Each one of these has its place in certain circumstances.
🔸 Controlling communication style involves one-way communication and is typically used by those in power. The purpose is to direct others and/or give orders. This style of communication is the most useful during times of crisis.
🔸 Egalitarian communication style is the complete opposite — it’s two-way, interactive, and cooperative. It encourages feedback and sharing thoughts and opinions. Due to its collaborative nature, this style is often more effective than the controlling one, especially in environments that require teamwork.
🔸 Structuring communication style’s purpose is to establish schedules, impose organization, and inform everyone of goals and procedures in the company. It works best when it’s combined with the egalitarian style — those two together create a balanced and productive company culture.
🔸 Dynamic communication style is high-energy, with a goal to motivate and inspire others to do something. Use it wisely — it can be ineffective if your audience doesn’t have enough knowledge or experience to successfully take action.
🔸 Relinquishing communication style is highly receptive to the ideas of others. Sometimes, to the point where others take the initiative, while the manager listens and makes comments here and there. This style is effective when team members are dependable, responsible, and knowledgeable.
🔸 Withdrawal communication style is best described as — lack of communication. It can be a result of disinterest, passiveness, or unwillingness to participate in discussions.
Imagine a workplace where interpersonal communication doesn’t exist. Team members don’t talk to each other and have no idea what each of them is doing, managers aren’t bothering to communicate expectations and responsibilities, suppliers don’t answer their phones… Everything would turn into a mess very fast, right?
Let’s look into everything that would be missing in that scenario and learn why interpersonal communication is so important in a business setting.
Since the definition of communication is to exchange information, it comes as no surprise that good communication results in better information flow. Interpersonal communication, when done right, has a big role in sharing data and knowledge fast and efficiently.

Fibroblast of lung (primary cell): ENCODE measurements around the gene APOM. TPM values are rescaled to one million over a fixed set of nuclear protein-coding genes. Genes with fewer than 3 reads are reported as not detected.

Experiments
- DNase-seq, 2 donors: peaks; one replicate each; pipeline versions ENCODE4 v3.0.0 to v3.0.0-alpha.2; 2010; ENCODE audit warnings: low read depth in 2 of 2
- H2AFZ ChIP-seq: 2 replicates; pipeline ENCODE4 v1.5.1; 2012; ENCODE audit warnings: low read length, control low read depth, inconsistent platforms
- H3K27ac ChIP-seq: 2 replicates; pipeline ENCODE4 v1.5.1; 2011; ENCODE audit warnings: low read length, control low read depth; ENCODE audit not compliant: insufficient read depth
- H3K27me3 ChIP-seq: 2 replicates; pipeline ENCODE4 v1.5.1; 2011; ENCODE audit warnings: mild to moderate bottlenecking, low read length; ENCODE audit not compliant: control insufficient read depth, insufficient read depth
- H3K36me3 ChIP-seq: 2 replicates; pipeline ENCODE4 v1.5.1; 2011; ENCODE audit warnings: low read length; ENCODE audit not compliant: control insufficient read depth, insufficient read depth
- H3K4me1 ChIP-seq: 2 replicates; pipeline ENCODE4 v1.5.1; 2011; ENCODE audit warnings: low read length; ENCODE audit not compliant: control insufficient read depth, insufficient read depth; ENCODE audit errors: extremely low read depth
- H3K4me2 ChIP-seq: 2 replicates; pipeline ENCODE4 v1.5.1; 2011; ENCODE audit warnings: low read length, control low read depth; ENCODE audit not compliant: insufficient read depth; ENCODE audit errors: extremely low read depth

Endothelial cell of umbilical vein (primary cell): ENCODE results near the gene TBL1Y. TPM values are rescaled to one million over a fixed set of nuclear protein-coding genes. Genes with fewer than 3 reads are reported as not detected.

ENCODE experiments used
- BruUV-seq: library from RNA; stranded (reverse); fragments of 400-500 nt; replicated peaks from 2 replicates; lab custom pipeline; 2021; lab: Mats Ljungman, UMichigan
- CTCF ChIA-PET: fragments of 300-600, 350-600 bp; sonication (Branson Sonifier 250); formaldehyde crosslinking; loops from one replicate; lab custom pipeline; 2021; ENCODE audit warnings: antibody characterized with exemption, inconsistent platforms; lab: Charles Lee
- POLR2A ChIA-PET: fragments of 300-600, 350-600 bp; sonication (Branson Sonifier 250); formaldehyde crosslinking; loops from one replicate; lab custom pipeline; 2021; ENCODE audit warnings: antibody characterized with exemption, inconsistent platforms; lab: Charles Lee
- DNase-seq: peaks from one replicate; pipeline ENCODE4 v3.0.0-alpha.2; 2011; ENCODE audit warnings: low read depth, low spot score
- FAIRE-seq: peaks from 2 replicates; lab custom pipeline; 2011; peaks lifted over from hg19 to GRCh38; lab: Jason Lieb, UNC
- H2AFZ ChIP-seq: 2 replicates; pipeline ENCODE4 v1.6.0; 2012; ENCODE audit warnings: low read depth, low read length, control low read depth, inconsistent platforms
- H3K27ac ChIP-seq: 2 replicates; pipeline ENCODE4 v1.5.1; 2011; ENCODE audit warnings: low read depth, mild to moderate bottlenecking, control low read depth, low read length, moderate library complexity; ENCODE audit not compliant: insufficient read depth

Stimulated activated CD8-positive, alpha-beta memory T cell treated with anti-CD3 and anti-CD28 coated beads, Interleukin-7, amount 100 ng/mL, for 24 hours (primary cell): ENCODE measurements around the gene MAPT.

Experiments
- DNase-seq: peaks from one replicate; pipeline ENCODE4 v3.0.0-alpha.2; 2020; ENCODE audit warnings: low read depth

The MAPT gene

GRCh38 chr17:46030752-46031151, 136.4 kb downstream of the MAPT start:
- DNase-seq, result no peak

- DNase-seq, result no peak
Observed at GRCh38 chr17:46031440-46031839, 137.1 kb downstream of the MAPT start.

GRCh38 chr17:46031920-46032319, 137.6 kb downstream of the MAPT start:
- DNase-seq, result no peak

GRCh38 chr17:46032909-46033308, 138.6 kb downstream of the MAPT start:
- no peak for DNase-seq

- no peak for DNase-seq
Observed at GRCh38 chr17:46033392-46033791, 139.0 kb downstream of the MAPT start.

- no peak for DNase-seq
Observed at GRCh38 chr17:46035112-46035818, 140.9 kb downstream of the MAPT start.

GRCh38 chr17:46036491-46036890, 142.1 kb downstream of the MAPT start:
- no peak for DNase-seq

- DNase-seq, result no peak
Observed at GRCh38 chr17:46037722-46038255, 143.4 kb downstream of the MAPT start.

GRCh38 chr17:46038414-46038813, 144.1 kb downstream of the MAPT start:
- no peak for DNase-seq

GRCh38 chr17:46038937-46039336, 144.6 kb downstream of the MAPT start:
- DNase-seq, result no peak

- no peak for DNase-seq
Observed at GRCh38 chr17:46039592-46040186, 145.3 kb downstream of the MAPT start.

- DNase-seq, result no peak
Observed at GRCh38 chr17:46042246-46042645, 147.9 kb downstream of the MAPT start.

And when you have all the information you need easily available, you can focus on doing your job. Effective exchange of information boosts productivity, which is even supported by research — according to a McKinsey report, well-connected teams see an increase in productivity of 20–25%.
💡 Pumble pro tip
Learn more facts about workplace communication:
When it comes to problem-solving and decision-making, good interpersonal skills are an invaluable asset. Possessing such skills allows people to adequately express themselves, discuss, and build on each other’s ideas. Also, open communication ensures that the solution will benefit everyone involved (or at least try to).
Everyone should feel valued and comfortable sharing their input — if they aren’t, brainstorming sessions won’t be a big success.
Arguably, the best problem-solving technique is preventing problems — and good communication prevents potential miscommunication, misunderstandings, and confusion down the road.
Regular interpersonal communication builds trust among coworkers. As stated in an article in the International Journal of Business and Management, “Trust and commitment do not just happen; they are forged and maintained through effective communication.”
Trusting people you work with comes with many benefits, including:
- decreased stress levels and hostility,
- increased productivity and efficiency,
- giving and receiving support,
- increased morale and motivation,
- decreased (or completely banished) micromanagement, and
- higher employee retention.
No man is an island — especially in business. Networking can open doors you didn’t even know existed, boosting your career better than any resume can. According to a LinkedIn study, 80% of professionals consider networking important to career success.
Making (and maintaining) new contacts opens you up to new resources and fresh ideas — you may even be offered a great business opportunity before others. Your connections can also provide you with referrals, mentoring, training, and other opportunities for professional growth.
Moreover, you may develop some new, interesting friendships.
Whether you’re just entering the workforce or you’ve been working for decades, good interpersonal communication skills will always put you at an advantage. Interpersonal skills are tactics and strategies that people use to effectively interact with others.
Do you feel like interpersonal communication is not really your strength?
Don’t worry — good communicators are made, not born. Workplace communication is not one skill, but a couple of skills stacked on top of each other with a trench coat on.
We listed the most important ones, so you can see which ones you need to work on.